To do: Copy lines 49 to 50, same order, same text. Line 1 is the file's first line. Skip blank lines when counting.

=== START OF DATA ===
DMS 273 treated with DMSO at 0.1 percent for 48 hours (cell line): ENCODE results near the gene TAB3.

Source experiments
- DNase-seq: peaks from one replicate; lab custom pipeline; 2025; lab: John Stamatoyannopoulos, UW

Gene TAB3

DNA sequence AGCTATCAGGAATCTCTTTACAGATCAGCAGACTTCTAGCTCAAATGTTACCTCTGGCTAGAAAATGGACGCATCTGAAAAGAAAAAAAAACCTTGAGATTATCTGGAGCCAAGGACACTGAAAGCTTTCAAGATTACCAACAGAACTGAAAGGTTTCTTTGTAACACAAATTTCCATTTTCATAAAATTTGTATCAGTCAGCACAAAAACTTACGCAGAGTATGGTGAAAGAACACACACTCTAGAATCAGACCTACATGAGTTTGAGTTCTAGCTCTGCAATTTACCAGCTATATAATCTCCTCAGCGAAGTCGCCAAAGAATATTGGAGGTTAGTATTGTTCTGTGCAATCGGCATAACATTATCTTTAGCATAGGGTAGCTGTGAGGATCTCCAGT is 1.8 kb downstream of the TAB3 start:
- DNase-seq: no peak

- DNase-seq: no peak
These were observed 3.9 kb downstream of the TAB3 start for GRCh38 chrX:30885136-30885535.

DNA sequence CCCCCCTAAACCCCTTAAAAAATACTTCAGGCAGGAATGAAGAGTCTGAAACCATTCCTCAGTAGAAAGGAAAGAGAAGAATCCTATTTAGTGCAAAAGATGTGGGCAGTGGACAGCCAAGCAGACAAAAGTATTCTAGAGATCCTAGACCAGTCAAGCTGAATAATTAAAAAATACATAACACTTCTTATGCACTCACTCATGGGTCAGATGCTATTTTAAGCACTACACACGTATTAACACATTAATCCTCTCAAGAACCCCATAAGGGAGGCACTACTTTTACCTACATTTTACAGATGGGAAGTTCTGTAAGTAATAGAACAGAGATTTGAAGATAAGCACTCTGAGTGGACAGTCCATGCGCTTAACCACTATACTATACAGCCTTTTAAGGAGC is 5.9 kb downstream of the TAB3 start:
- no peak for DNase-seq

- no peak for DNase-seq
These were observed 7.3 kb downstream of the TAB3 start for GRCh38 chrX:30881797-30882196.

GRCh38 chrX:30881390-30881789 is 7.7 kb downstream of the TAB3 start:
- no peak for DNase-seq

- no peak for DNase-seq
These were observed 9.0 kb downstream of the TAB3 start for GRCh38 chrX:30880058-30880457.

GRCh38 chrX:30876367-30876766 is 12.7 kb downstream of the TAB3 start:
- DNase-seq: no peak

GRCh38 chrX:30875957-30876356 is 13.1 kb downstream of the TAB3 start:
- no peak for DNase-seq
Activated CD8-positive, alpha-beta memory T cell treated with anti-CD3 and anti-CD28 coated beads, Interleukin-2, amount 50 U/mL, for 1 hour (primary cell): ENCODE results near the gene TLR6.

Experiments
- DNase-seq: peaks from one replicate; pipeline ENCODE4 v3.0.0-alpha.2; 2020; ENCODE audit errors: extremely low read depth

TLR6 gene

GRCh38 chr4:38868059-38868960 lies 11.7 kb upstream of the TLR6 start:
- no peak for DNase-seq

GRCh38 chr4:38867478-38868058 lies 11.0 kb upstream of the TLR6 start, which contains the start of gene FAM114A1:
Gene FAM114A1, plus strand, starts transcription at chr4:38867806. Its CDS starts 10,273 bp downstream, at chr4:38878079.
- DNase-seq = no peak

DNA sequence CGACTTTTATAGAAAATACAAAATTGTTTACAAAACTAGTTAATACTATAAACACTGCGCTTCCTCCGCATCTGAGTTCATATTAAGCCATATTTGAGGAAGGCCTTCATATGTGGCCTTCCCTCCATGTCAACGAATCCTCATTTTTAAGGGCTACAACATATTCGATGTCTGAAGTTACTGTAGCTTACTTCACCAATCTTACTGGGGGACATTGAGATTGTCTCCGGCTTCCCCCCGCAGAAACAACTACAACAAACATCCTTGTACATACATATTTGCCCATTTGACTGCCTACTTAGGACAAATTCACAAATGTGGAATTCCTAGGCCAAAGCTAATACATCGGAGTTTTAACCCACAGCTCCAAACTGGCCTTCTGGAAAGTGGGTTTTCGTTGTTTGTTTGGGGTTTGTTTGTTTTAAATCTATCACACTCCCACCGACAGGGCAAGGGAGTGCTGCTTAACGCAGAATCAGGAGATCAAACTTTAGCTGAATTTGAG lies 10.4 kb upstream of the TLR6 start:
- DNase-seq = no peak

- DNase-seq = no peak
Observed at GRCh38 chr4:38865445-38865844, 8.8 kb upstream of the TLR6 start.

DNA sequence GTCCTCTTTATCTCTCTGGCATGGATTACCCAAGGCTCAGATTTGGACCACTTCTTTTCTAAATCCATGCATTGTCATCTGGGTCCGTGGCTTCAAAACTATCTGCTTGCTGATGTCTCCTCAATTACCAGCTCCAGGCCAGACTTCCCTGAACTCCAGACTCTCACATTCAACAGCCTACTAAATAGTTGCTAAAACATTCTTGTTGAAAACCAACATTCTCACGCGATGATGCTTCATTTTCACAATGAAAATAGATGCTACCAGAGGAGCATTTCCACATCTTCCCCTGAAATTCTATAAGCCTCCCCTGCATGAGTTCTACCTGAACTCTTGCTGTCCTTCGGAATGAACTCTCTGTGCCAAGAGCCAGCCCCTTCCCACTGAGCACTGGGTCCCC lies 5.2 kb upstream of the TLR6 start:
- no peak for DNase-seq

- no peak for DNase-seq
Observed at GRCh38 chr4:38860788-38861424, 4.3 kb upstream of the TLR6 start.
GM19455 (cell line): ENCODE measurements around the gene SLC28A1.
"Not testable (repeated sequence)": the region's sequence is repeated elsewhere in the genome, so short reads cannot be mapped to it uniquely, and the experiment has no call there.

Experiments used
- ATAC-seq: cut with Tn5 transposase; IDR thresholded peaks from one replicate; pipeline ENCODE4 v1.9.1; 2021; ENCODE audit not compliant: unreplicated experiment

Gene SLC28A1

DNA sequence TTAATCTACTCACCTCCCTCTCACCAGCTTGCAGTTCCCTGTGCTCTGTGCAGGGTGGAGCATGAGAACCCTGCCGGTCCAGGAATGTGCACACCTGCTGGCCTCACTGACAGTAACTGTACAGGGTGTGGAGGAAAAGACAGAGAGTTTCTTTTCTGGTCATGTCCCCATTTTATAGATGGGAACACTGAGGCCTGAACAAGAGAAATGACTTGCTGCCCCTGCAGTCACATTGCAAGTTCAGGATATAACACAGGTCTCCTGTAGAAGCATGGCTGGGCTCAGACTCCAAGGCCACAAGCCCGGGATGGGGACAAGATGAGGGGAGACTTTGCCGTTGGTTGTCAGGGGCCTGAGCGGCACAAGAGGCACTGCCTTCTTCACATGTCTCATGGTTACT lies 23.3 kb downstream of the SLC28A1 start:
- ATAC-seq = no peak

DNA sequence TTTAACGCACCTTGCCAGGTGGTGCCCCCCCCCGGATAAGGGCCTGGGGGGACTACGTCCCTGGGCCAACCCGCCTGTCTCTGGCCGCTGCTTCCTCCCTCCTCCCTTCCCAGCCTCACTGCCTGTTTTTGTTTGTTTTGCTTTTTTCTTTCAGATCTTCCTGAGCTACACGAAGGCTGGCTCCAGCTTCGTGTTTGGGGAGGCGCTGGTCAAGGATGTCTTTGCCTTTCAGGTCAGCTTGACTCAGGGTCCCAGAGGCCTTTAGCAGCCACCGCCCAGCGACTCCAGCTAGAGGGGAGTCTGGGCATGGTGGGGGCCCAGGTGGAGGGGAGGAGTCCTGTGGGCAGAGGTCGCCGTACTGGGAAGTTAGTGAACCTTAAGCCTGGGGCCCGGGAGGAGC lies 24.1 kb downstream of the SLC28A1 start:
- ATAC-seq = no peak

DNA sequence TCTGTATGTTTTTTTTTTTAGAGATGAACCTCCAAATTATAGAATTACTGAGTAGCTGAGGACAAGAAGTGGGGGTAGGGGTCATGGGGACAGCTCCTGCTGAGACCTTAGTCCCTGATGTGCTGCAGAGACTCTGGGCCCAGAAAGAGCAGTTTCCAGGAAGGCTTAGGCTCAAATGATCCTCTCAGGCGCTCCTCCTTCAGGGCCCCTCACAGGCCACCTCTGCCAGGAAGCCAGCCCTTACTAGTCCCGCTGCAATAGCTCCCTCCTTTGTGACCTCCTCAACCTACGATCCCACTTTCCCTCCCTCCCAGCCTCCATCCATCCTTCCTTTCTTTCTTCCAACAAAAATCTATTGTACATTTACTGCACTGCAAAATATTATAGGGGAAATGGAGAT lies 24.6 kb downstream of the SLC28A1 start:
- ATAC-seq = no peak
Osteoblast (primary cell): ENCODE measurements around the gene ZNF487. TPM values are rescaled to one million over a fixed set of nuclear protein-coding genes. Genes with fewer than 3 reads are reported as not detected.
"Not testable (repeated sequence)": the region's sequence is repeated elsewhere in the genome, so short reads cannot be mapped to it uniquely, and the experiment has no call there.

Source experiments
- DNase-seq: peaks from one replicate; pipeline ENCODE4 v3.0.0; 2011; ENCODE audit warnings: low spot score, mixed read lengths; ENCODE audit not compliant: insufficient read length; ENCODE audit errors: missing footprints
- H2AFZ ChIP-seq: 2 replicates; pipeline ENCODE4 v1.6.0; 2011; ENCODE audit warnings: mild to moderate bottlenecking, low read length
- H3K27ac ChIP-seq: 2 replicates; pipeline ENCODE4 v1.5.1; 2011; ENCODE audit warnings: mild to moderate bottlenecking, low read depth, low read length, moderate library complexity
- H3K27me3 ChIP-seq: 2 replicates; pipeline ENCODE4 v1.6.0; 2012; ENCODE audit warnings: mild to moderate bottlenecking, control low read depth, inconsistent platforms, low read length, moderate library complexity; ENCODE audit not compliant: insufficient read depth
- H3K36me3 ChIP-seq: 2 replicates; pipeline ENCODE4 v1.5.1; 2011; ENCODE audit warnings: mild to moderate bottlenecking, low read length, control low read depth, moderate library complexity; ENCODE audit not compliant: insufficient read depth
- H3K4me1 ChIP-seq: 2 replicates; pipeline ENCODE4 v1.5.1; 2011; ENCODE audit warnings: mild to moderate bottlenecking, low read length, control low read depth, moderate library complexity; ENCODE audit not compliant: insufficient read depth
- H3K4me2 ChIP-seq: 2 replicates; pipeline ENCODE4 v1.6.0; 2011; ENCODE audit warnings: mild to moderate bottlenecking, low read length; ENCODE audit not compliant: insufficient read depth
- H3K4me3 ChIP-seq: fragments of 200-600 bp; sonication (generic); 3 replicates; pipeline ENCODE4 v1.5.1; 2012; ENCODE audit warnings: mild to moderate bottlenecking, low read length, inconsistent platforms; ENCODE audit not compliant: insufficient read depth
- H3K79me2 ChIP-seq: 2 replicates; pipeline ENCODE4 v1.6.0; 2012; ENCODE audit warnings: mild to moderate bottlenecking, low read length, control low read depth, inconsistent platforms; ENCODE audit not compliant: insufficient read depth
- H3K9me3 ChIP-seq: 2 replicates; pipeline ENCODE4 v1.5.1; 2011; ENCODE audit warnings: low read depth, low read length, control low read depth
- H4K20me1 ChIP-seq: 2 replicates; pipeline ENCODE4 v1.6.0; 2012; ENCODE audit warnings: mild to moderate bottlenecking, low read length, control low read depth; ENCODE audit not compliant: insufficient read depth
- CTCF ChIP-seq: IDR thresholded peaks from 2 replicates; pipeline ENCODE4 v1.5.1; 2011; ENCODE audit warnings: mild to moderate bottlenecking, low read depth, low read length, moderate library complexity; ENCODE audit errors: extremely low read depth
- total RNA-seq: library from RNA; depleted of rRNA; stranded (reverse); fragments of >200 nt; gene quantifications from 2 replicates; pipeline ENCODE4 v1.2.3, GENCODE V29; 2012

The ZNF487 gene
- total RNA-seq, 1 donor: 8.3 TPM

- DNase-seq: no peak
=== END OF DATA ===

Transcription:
Osteoblast (primary cell): ENCODE measurements around the gene ZNF487. TPM values are rescaled to one million over a fixed set of nuclear protein-coding genes. Genes with fewer than 3 reads are reported as not detected.
"Not testable (repeated sequence)": the region's sequence is repeated elsewhere in the genome, so short reads cannot be mapped to it uniquely, and the experiment has no call there.